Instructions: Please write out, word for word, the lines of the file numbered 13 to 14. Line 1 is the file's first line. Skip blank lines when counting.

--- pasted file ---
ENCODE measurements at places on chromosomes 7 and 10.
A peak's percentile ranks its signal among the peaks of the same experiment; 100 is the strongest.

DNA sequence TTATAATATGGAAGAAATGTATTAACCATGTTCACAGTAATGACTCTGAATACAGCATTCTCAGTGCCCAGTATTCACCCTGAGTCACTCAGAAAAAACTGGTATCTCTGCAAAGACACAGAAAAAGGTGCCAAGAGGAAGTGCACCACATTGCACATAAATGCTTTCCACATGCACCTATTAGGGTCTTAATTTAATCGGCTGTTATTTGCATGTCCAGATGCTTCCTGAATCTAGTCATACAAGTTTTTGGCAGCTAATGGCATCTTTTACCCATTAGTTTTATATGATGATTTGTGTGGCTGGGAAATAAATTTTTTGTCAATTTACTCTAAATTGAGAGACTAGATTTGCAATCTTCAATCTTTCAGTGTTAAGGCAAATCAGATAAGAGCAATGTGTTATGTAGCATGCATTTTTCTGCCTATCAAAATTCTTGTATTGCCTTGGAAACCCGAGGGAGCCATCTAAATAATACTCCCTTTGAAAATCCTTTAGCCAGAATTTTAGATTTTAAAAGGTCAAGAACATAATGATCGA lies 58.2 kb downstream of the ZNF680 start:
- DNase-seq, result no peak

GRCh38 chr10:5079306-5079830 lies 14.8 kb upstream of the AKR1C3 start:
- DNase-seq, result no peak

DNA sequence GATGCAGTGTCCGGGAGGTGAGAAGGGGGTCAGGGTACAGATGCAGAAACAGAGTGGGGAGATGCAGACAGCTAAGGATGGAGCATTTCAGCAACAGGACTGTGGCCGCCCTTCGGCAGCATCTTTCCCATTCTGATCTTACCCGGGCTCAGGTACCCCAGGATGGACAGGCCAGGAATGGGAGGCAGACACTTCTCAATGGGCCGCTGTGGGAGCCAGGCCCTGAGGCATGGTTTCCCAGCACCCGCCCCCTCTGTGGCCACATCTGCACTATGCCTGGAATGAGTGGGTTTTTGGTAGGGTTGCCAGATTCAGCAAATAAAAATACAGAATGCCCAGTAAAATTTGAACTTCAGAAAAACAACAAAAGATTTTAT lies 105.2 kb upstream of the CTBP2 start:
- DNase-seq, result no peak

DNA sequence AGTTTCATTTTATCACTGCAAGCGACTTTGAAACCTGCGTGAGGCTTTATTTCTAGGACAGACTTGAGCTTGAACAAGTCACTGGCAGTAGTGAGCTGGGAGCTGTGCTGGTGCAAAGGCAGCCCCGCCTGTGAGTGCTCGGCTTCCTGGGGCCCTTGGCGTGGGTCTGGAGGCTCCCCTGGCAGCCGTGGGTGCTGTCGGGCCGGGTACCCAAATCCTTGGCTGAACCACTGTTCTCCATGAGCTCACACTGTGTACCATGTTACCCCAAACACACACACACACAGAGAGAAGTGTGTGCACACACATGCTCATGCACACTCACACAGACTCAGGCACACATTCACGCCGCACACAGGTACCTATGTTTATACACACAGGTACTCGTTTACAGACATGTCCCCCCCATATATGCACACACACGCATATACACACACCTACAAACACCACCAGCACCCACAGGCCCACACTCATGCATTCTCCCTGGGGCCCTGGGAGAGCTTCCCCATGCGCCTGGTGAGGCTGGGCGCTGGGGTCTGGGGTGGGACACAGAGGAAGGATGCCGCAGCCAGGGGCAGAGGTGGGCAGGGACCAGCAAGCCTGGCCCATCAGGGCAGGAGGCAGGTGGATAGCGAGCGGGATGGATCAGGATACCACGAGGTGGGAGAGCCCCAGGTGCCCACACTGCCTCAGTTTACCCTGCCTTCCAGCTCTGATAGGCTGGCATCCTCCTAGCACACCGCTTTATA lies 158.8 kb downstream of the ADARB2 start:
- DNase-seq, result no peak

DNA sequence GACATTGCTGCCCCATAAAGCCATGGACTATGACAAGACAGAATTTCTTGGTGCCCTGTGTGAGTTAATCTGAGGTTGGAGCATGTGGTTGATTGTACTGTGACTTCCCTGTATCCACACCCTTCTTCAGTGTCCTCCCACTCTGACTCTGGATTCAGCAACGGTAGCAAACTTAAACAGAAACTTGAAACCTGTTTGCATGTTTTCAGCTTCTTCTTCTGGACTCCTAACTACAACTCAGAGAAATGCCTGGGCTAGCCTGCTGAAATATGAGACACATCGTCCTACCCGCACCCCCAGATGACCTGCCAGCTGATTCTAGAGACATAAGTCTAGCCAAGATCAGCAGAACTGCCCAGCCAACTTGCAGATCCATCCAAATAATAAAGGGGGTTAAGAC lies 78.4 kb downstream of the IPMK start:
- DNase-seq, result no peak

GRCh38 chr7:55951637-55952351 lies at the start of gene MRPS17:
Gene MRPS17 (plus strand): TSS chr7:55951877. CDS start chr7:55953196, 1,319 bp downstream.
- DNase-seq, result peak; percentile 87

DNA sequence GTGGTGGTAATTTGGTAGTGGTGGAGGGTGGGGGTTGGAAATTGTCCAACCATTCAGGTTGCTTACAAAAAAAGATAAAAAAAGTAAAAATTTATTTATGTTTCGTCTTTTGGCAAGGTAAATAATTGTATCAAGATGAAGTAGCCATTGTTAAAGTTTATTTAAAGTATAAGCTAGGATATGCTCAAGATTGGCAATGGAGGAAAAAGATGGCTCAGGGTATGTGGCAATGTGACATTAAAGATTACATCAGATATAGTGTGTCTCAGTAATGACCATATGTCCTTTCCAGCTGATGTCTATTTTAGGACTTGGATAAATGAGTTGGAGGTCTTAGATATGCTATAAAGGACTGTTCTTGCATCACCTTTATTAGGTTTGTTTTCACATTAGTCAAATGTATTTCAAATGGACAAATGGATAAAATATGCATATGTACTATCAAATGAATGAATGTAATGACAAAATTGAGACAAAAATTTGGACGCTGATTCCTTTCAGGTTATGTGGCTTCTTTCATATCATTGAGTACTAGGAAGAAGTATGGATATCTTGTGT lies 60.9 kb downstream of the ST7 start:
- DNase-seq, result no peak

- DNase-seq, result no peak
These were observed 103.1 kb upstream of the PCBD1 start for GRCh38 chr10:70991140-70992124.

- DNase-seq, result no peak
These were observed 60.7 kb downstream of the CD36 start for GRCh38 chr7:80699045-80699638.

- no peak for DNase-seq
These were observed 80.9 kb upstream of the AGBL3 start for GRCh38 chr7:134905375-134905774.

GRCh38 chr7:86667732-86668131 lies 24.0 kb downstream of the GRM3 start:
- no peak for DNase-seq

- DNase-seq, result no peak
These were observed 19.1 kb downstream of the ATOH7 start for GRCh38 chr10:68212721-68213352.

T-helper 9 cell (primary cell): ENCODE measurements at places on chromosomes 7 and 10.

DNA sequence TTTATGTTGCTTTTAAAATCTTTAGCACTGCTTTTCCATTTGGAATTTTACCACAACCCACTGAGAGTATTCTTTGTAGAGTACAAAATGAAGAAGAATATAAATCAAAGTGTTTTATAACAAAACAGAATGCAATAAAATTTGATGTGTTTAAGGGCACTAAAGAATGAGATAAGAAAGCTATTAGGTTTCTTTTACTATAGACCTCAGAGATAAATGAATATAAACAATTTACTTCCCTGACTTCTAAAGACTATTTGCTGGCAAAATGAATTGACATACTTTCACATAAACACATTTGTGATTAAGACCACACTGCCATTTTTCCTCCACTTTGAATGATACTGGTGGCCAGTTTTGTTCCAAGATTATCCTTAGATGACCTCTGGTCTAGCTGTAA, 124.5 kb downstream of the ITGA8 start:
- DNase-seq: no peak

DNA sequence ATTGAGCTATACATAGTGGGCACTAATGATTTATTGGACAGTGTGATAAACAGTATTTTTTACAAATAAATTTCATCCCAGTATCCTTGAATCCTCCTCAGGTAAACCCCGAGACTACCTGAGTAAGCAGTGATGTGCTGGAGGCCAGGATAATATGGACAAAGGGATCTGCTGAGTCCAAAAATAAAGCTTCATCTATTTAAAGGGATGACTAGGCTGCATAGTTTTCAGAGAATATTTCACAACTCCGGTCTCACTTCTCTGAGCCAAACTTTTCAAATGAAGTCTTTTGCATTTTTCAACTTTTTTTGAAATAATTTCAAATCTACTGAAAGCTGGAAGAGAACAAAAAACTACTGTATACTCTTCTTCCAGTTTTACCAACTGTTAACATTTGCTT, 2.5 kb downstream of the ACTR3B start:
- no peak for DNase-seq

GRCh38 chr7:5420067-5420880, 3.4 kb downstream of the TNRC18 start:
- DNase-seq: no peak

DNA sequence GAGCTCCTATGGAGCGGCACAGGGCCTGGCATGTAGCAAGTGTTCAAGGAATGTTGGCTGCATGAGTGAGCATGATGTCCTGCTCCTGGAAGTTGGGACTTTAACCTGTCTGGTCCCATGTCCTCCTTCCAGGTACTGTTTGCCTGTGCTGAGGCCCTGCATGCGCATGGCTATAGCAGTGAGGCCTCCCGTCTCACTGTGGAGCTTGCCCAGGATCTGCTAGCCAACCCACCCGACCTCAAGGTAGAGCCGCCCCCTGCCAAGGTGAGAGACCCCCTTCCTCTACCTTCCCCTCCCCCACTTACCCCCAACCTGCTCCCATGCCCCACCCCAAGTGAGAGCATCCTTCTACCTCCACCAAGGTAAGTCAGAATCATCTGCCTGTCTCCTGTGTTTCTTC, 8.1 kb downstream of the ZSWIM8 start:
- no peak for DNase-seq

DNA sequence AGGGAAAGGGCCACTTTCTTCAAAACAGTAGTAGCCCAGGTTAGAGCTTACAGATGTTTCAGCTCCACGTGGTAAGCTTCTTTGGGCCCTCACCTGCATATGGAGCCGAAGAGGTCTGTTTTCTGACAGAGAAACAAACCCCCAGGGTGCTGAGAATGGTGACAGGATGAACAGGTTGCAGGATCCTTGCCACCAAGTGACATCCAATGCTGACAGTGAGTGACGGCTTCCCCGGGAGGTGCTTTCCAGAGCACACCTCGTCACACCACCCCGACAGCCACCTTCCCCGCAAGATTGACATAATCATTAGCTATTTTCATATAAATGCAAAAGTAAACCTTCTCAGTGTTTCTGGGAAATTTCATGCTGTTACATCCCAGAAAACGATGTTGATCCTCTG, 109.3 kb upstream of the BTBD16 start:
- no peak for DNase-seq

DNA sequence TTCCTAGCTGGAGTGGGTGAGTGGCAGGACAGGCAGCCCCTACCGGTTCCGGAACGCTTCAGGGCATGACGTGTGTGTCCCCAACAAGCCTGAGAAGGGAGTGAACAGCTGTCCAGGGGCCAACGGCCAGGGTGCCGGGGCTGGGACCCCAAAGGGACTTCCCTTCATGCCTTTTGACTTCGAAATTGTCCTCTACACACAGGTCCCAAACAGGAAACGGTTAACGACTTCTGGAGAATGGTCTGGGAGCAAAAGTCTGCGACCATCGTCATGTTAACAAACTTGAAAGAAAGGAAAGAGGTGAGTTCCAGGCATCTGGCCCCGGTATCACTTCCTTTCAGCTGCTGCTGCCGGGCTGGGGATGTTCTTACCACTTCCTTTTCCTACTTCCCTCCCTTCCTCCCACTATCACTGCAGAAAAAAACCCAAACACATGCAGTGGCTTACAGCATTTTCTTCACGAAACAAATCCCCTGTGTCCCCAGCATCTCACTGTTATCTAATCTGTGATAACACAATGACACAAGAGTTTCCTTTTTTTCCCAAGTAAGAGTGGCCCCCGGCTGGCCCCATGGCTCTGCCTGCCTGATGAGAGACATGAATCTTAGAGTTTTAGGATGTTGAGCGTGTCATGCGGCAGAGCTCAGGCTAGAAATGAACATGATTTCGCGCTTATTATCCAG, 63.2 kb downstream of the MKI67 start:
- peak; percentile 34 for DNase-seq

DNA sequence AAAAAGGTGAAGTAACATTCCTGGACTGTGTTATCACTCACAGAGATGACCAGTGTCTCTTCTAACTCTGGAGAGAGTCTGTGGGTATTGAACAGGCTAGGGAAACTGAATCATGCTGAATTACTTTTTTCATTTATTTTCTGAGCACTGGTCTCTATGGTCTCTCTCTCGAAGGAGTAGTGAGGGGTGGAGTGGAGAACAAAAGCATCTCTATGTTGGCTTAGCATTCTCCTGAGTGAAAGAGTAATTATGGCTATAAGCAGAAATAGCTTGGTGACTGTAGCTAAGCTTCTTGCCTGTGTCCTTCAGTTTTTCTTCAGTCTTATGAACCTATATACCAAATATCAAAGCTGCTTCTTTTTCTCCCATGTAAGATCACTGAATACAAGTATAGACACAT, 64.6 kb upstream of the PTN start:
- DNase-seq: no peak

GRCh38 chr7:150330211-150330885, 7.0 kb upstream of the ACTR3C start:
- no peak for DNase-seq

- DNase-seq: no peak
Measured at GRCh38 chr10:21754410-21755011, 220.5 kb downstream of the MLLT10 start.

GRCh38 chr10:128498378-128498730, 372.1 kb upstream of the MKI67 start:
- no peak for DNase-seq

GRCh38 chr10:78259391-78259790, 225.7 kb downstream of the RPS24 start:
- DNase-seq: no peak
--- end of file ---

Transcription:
GRCh38 chr7:55951637-55952351 lies at the start of gene MRPS17:
Gene MRPS17 (plus strand): TSS chr7:55951877. CDS start chr7:55953196, 1,319 bp downstream.